COVID-19 protease inhibitor search: Chinese researchers to screen one million functional foods ligands

By Tingmin Koe

- Last updated on GMT

Quercetrin is rich in non-fermented tea such as green tea. ©Getty Images
Quercetrin is rich in non-fermented tea such as green tea. ©Getty Images

Related tags COVID-19 Functional foods China

A group of Chinese researchers is screening one million functional foods ligands (or molecules) in their search for the ones that could potentially inhibit the main protease of COVID-19.

The screening has already reached the halfway mark and the researchers hope to complete the screening on the remaining 500,000 ligands in the next two months, researcher Dr Binglin Li from the Northwest University, Xi’an, told NutraIngredients-Asia.

In fact, the present project is an extension of their findings published in the Journal of Food Biochemistry ​last month.

That study screened 10,870 ligands from 12 types of functional foods, including carbohydrates, fatty acids, phospholipids, vitamin, flavonoids, and curcumin etc.

Using molecular docking methods, the virtual screening found that ligands with an aromatic ring structure and double bonds have a stronger affinity with the main protease of COVID-19.

Examples of ligands with such structures are flavonoids, which is also why Dr Li and his colleagues concluded that quercetrin – a type of flavonoid – and its isomers/analogs/derivatives are the best inhibitors.

Quercetrin is rich in non-fermented tea, including green and white tea, Dr Li said.

What findings?

The study, supported by the Key Research and Invention Program in Shaanxi Province of China, also measured the affinity of two FDA approved drugs – conivaptan and azelastine – with the COVID-19 protease.

The molecular docking results showed that flavonoids have a better binding affinity with the main protease of COVID-19, when compared to conivaptan and azelastine.

For flavonoids, it had a binding affinity of -9.1Kcal/mol, while that of conivaptan was -8.2Kcal/mol, and azelastine at -7.9Kcal/mol.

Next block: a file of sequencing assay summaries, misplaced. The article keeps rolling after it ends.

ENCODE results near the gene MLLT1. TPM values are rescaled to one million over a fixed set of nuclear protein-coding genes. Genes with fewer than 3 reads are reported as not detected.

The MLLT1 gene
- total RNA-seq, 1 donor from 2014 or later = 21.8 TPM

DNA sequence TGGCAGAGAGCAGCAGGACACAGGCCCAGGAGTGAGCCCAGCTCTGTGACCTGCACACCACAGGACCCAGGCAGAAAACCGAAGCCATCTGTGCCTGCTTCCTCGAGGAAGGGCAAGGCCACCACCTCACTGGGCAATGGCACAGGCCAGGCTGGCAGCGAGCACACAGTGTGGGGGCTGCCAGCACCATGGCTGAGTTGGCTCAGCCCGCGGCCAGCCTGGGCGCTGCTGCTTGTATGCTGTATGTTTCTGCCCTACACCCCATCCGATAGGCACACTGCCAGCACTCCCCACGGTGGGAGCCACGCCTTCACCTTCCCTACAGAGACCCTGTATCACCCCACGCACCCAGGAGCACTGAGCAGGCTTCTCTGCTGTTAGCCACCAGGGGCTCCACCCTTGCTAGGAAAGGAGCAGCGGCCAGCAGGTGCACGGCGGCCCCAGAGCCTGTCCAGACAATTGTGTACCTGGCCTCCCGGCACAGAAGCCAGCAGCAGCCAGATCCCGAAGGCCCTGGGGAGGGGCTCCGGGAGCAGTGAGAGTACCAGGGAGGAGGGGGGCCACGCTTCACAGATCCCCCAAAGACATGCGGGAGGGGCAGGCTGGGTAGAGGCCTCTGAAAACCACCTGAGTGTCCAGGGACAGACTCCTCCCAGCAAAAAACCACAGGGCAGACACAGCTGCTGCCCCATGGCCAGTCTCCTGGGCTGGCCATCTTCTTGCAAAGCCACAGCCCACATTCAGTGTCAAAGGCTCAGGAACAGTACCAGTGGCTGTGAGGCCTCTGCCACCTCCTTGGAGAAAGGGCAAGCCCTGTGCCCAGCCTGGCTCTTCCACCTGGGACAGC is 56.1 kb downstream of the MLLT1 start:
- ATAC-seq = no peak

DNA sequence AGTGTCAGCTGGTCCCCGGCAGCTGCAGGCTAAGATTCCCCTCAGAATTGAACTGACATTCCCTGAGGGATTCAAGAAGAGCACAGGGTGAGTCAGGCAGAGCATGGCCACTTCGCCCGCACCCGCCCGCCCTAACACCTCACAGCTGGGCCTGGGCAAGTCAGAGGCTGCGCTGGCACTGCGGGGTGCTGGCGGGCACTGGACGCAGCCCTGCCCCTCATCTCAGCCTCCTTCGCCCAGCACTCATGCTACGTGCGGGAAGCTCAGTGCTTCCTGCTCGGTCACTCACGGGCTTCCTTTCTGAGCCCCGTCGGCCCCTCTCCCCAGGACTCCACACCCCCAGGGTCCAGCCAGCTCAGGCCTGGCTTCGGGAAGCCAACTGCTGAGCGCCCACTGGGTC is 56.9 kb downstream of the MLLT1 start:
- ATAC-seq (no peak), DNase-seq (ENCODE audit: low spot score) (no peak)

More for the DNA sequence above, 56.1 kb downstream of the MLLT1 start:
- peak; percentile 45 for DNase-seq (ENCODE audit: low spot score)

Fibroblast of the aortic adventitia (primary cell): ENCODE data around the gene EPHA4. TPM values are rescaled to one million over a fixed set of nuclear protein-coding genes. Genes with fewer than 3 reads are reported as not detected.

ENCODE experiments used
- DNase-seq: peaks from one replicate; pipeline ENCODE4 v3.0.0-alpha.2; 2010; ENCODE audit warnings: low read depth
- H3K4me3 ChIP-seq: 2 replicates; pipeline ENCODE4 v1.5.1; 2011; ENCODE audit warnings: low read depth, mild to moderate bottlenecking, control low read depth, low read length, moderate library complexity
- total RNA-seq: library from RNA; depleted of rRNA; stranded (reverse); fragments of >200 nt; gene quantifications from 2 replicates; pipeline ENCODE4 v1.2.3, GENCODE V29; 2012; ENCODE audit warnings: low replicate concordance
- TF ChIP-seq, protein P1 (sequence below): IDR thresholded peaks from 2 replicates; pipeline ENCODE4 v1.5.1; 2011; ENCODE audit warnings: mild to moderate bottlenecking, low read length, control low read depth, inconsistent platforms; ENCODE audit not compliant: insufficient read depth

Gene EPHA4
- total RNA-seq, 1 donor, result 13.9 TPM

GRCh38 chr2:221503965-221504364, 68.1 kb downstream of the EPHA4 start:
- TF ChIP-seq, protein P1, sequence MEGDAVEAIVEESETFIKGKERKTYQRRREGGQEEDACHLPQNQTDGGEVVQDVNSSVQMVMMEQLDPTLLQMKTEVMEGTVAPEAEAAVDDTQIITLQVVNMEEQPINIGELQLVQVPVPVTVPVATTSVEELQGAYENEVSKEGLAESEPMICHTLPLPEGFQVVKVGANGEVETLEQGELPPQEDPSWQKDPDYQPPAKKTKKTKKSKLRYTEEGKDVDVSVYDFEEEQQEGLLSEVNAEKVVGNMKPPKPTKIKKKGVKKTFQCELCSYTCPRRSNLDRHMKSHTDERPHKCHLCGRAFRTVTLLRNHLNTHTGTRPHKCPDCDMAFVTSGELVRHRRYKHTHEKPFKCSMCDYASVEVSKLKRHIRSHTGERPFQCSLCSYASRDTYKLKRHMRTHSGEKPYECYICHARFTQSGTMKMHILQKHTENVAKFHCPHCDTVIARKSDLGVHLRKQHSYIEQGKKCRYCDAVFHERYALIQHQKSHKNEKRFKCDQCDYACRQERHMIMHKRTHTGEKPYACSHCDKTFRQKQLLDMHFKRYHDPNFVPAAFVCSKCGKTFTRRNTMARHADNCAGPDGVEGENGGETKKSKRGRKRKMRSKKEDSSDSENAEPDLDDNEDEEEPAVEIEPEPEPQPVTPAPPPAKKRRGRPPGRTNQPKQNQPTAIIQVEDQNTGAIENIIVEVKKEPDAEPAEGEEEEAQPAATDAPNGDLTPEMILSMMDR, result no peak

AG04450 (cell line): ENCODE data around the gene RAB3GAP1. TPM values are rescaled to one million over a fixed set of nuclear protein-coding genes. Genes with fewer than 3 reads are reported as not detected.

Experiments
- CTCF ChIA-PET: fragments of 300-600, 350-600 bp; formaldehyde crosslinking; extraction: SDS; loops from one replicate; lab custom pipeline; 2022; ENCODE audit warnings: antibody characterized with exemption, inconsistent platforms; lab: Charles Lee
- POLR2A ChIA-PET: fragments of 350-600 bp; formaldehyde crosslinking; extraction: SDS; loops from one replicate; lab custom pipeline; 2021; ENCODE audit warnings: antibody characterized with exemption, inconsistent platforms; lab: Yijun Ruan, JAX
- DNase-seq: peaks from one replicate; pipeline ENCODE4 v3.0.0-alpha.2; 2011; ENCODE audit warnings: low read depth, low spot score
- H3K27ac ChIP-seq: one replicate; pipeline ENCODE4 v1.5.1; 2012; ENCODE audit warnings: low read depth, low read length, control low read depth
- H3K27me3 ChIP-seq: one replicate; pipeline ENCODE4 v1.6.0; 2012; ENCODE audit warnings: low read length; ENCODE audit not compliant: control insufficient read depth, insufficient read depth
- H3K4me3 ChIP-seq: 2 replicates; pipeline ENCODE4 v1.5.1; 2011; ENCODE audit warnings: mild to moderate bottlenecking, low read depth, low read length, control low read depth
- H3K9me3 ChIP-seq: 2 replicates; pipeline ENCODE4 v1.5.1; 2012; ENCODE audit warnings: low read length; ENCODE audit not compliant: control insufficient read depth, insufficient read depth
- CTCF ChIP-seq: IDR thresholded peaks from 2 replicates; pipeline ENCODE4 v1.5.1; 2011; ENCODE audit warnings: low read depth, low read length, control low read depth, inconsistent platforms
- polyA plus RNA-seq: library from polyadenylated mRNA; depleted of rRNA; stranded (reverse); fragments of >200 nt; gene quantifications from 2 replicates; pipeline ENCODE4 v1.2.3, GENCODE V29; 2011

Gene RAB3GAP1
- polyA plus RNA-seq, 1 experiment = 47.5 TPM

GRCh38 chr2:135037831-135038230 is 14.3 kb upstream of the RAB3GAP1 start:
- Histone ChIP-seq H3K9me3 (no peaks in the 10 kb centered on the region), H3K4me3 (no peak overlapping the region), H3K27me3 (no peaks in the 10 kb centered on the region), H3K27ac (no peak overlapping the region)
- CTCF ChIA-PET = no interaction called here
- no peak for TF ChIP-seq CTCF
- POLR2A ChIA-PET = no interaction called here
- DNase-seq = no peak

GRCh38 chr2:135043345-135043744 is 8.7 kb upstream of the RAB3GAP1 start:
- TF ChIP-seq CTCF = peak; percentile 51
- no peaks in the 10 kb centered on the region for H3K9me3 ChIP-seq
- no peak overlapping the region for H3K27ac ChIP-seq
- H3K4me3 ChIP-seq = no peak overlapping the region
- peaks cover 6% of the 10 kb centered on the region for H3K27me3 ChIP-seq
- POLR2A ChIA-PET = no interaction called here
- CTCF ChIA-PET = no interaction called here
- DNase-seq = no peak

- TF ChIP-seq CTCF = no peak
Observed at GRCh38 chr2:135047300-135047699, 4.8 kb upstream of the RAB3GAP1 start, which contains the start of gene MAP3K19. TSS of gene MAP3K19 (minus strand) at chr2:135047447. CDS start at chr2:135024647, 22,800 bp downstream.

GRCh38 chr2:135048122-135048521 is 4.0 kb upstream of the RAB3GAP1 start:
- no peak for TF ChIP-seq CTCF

In addition, due to the reported side effects of the medicines, including blood and lymphatic system disorders, the researchers believe that functional foods would be safer.

On the other hand, fatty acids have the weakest affinity.

“Fatty acids without the ring structure showed the poorest affinity with the main protease of SARS-CoV-2. The docking affinity might increase with the numbers of rings and double bonds of ligands,”​ the researchers said.

The implication of the finding is that ligands such as quercetin could potentially affect the functionality of the COVID-19 virus.  This is, however, a hypothesis which needs to be proven in actual experiments, he added.

Also, since the main protease of COVID-19 showed some level of affinity with several nutrients, the researchers also hypothesised that it would consume these nutrients, in turn, damaging the body.

“It should be further considered whether the exogenous nutrients should be provided to slow, halt, or reverse biochemical alterations and structural deterioration in our body,”​ the researchers said.

Regional food focus

On the present project, Dr Li said he would focus on screening the ligands of regional food raw materials.

Examples include wolfberry commonly used in Chinese cuisine and the golden oyster mushroom (pleurotus citrinopileatus).

“Ever since the previous study was published, we have received good feedback and interest from collaborating companies and other researchers, which is why we have decided to continue the screening,”​ he said.

“The point of the work is not to find the treatment for COVID-19 but more of finding an adjuvant therapy.”

The one million ligands that would be screened do not include those from the previous research.

As for the prospects of conducting human clinical trials, he said that this would be much further down the road, since lab and animal experiments needed to be conducted first.


Source: Journal of Food Biochemistry

Virtual screening for functional foods against the main protease of SARS-CoV-2

DOI: 10.1111/jfbc.13481

Authors: Jiao Wang, Xiaoli Zhang, Alejandra B. Omarini, and Binglin Li

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